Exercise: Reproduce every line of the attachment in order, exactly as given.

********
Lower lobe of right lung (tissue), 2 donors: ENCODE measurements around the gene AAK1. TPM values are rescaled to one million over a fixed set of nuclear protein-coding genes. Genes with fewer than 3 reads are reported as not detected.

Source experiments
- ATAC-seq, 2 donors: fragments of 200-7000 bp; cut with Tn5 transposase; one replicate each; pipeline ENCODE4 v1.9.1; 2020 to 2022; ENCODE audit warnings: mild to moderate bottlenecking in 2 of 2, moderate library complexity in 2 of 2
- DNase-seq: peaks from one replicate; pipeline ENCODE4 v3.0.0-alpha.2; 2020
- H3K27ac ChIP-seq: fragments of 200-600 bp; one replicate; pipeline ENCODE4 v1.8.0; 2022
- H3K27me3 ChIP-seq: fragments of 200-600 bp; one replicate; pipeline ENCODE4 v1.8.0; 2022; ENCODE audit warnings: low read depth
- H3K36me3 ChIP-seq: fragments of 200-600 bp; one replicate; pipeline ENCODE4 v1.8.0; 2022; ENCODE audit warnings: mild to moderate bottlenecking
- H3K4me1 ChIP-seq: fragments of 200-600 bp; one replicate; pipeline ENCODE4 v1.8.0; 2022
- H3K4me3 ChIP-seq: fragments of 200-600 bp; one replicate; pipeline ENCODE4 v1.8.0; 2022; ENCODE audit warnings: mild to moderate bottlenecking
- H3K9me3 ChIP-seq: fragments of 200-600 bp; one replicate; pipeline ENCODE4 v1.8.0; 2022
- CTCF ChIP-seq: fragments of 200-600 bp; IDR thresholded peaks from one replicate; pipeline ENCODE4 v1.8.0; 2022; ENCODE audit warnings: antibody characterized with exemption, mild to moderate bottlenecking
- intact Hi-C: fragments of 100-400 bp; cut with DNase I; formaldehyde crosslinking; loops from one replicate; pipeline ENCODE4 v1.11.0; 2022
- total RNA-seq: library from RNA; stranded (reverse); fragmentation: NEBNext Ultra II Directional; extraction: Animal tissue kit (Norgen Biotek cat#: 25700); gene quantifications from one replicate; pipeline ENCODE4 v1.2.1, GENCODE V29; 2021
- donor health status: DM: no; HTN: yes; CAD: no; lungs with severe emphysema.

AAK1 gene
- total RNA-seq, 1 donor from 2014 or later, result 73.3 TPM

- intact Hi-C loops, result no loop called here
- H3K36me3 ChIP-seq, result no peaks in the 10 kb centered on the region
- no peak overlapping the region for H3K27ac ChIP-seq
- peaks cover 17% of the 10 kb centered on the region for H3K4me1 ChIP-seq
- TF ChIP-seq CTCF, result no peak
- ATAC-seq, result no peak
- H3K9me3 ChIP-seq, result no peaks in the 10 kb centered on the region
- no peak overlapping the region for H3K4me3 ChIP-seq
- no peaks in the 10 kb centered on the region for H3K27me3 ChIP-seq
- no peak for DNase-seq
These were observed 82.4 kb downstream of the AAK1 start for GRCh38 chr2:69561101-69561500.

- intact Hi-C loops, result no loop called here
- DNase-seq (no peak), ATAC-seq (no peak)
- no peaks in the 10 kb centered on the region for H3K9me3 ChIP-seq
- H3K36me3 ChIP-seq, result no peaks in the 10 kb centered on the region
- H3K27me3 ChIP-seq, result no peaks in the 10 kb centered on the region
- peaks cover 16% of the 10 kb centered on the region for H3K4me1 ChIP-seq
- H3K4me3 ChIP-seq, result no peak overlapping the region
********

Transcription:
Lower lobe of right lung (tissue), 2 donors: ENCODE measurements around the gene AAK1. TPM values are rescaled to one million over a fixed set of nuclear protein-coding genes. Genes with fewer than 3 reads are reported as not detected.

Source experiments
- ATAC-seq, 2 donors: fragments of 200-7000 bp; cut with Tn5 transposase; one replicate each; pipeline ENCODE4 v1.9.1; 2020 to 2022; ENCODE audit warnings: mild to moderate bottlenecking in 2 of 2, moderate library complexity in 2 of 2
- DNase-seq: peaks from one replicate; pipeline ENCODE4 v3.0.0-alpha.2; 2020
- H3K27ac ChIP-seq: fragments of 200-600 bp; one replicate; pipeline ENCODE4 v1.8.0; 2022
- H3K27me3 ChIP-seq: fragments of 200-600 bp; one replicate; pipeline ENCODE4 v1.8.0; 2022; ENCODE audit warnings: low read depth
- H3K36me3 ChIP-seq: fragments of 200-600 bp; one replicate; pipeline ENCODE4 v1.8.0; 2022; ENCODE audit warnings: mild to moderate bottlenecking
- H3K4me1 ChIP-seq: fragments of 200-600 bp; one replicate; pipeline ENCODE4 v1.8.0; 2022
- H3K4me3 ChIP-seq: fragments of 200-600 bp; one replicate; pipeline ENCODE4 v1.8.0; 2022; ENCODE audit warnings: mild to moderate bottlenecking
- H3K9me3 ChIP-seq: fragments of 200-600 bp; one replicate; pipeline ENCODE4 v1.8.0; 2022
- CTCF ChIP-seq: fragments of 200-600 bp; IDR thresholded peaks from one replicate; pipeline ENCODE4 v1.8.0; 2022; ENCODE audit warnings: antibody characterized with exemption, mild to moderate bottlenecking
- intact Hi-C: fragments of 100-400 bp; cut with DNase I; formaldehyde crosslinking; loops from one replicate; pipeline ENCODE4 v1.11.0; 2022
- total RNA-seq: library from RNA; stranded (reverse); fragmentation: NEBNext Ultra II Directional; extraction: Animal tissue kit (Norgen Biotek cat#: 25700); gene quantifications from one replicate; pipeline ENCODE4 v1.2.1, GENCODE V29; 2021
- donor health status: DM: no; HTN: yes; CAD: no; lungs with severe emphysema.

AAK1 gene
- total RNA-seq, 1 donor from 2014 or later, result 73.3 TPM

- intact Hi-C loops, result no loop called here
- H3K36me3 ChIP-seq, result no peaks in the 10 kb centered on the region
- no peak overlapping the region for H3K27ac ChIP-seq
- peaks cover 17% of the 10 kb centered on the region for H3K4me1 ChIP-seq
- TF ChIP-seq CTCF, result no peak
- ATAC-seq, result no peak
- H3K9me3 ChIP-seq, result no peaks in the 10 kb centered on the region
- no peak overlapping the region for H3K4me3 ChIP-seq
- no peaks in the 10 kb centered on the region for H3K27me3 ChIP-seq
- no peak for DNase-seq
These were observed 82.4 kb downstream of the AAK1 start for GRCh38 chr2:69561101-69561500.

- intact Hi-C loops, result no loop called here
- DNase-seq (no peak), ATAC-seq (no peak)
- no peaks in the 10 kb centered on the region for H3K9me3 ChIP-seq
- H3K36me3 ChIP-seq, result no peaks in the 10 kb centered on the region
- H3K27me3 ChIP-seq, result no peaks in the 10 kb centered on the region
- peaks cover 16% of the 10 kb centered on the region for H3K4me1 ChIP-seq
- H3K4me3 ChIP-seq, result no peak overlapping the region